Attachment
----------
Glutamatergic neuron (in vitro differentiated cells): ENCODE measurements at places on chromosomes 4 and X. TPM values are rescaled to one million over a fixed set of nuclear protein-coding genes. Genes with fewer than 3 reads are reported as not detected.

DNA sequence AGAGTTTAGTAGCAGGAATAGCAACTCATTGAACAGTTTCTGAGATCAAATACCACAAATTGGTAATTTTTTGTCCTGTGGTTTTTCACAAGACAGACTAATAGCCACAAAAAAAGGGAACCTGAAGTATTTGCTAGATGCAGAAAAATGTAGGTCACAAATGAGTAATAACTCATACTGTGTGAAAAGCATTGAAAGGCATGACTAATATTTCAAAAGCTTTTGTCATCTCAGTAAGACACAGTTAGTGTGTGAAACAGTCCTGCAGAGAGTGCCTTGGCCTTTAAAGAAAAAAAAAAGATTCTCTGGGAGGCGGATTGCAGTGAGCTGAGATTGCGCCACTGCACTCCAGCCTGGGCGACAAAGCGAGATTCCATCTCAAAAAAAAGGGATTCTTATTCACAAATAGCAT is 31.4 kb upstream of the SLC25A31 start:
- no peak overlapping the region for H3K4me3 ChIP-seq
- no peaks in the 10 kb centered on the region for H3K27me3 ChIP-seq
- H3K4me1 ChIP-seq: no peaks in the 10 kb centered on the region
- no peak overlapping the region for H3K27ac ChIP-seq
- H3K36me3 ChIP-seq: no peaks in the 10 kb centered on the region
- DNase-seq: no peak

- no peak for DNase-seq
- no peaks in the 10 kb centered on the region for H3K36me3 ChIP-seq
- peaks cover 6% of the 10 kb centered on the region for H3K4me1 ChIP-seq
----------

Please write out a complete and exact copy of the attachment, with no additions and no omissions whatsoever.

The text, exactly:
Glutamatergic neuron (in vitro differentiated cells): ENCODE measurements at places on chromosomes 4 and X. TPM values are rescaled to one million over a fixed set of nuclear protein-coding genes. Genes with fewer than 3 reads are reported as not detected.

DNA sequence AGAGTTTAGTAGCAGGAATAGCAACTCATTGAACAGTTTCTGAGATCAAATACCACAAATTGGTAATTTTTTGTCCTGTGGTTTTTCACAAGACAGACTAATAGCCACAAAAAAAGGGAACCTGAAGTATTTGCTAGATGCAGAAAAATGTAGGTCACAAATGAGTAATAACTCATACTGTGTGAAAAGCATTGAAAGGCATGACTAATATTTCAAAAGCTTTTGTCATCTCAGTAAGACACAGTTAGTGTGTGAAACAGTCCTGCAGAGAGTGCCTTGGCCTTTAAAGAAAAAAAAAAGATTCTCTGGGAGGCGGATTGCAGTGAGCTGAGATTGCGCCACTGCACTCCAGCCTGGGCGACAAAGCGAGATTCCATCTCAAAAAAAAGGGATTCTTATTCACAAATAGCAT is 31.4 kb upstream of the SLC25A31 start:
- no peak overlapping the region for H3K4me3 ChIP-seq
- no peaks in the 10 kb centered on the region for H3K27me3 ChIP-seq
- H3K4me1 ChIP-seq: no peaks in the 10 kb centered on the region
- no peak overlapping the region for H3K27ac ChIP-seq
- H3K36me3 ChIP-seq: no peaks in the 10 kb centered on the region
- DNase-seq: no peak

- no peak for DNase-seq
- no peaks in the 10 kb centered on the region for H3K36me3 ChIP-seq
- peaks cover 6% of the 10 kb centered on the region for H3K4me1 ChIP-seq